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Everything you need to make the most important meal of the day delicious.
When I was a brace-faced teenager, I often had my orthodontist appointments after school. Since lunch was at 11:30, I was famished by the time the bus dropped me off in front of the office. In a selfish move, I'd usually shove down a cheap cakey snack, such as a Drake's crumb cake, just before my appointment. I'm sure my dentist was not amused. Hey, I could have covered my teeth in a chocolate Susie-Q cake.
It's undisputed that with crumb cakes, more crumb is better—but it can't be just any kind of crumb. For example, the kind of streusel topping that works for a fruit crisp just won't do here. Why? It's too sugary and thus too crunchy. For a crumb cake, I want the softer, not-too-cloying, magical crumb that Entenmann's Super Crumb or your local bakery is able to achieve. For at-home crumb cake making, the trick is to use more flour.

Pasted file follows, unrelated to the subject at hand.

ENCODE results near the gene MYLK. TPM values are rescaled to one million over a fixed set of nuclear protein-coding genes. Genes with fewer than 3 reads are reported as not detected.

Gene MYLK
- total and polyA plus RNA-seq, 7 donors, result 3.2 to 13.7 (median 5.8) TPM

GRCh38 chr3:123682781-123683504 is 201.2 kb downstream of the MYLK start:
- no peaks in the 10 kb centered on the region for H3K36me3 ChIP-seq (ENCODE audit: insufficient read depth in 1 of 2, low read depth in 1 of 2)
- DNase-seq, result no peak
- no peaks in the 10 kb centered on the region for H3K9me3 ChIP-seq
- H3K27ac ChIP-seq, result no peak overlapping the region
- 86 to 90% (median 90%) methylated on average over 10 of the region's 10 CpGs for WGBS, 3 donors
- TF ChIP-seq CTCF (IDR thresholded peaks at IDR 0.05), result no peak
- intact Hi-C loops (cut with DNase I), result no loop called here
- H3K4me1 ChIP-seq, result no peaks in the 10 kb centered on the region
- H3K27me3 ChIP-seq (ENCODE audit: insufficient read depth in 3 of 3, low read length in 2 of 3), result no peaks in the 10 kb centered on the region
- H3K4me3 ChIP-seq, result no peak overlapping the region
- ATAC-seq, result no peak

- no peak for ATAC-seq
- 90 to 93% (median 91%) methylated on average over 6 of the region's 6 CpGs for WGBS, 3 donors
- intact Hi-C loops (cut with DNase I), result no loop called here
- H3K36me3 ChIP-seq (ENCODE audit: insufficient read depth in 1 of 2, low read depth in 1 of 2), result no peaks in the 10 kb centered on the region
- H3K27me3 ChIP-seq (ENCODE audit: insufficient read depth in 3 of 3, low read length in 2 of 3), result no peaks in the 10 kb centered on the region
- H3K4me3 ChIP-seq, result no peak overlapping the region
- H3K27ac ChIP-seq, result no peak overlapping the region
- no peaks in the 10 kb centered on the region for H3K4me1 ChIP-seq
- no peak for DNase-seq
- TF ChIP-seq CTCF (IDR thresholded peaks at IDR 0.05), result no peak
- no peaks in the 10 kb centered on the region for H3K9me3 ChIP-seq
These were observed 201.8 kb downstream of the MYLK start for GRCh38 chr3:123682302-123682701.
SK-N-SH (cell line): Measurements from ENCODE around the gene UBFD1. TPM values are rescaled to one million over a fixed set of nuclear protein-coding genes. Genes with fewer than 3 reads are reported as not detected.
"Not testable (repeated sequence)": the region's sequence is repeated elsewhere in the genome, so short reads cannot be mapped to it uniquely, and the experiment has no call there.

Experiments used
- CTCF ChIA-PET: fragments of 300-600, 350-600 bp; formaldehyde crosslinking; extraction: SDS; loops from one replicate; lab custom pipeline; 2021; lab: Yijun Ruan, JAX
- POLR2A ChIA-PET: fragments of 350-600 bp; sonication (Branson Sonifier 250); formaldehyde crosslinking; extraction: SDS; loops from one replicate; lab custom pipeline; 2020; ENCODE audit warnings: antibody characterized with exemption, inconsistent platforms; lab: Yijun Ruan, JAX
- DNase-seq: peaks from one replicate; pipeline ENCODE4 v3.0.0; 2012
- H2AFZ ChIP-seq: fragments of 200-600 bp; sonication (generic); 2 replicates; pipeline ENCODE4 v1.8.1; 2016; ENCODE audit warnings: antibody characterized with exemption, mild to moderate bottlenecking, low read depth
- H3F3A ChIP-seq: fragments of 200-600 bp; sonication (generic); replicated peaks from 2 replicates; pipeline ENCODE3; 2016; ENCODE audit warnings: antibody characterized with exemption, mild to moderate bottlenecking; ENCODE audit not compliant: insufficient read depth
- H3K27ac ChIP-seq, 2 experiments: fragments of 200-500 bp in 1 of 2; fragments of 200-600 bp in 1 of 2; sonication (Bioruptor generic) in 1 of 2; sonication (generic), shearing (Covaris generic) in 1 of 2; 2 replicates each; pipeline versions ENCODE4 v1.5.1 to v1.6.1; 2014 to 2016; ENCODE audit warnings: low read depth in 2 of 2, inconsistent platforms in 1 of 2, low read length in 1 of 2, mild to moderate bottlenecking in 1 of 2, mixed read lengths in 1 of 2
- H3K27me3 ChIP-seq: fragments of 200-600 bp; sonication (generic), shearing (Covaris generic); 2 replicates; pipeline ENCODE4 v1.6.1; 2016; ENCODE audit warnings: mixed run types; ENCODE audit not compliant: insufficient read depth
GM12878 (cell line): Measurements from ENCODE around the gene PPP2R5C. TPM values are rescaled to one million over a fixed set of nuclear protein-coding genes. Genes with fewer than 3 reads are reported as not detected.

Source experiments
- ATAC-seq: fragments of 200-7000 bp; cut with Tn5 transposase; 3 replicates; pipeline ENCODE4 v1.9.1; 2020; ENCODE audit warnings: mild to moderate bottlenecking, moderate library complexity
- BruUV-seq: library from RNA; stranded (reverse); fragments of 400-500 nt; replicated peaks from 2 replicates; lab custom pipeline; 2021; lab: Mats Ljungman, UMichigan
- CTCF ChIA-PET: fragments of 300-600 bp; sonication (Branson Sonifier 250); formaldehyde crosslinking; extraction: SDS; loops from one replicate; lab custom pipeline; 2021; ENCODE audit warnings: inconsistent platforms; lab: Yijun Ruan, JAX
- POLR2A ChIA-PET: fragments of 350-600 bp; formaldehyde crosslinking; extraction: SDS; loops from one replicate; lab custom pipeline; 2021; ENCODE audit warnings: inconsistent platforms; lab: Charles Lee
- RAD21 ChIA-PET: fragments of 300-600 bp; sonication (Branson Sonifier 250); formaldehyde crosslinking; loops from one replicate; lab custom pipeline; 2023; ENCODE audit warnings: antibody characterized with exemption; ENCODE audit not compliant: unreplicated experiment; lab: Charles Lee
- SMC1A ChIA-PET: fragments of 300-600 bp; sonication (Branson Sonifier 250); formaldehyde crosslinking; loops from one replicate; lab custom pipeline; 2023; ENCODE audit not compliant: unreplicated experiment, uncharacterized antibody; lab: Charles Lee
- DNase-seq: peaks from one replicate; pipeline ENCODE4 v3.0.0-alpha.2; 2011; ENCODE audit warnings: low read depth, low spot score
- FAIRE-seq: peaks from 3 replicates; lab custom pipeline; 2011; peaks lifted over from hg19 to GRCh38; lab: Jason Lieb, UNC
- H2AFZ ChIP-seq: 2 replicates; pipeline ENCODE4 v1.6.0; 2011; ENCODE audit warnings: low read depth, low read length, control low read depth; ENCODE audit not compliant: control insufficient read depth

For my individual crumb cakes, I decided to do a little something different. I dusted off my muffin top pan and put it to work. The cake batter is easily whisked in a bowl, and if you'd like, you can bake the crumb cake in a cake pan instead. But one thing's for sure: even though it's all about the crumb topping, the cake underneath does not disappoint. Super moist and vanilla-y, it's a delicious base as ever for the golden, buttery crumbs.
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About the Author: Yvonne Ruperti is a food writer, recipe developer, former bakery owner, and author of the new cookbook One Bowl Baking: Simple From Scratch Recipes for Delicious Desserts (Running Press, October 2013), and available at Barnes & Noble, IndieBound, Powell's, The Book Depository. Watch her culinary stylings on the America's Test Kitchen television show. Follow her Chocoholic, Chicken Dinners, Singapore Stories and Let Them Eat Cake columns on Serious Eats. Follow Yvonne on Twitter as she explores Singapore.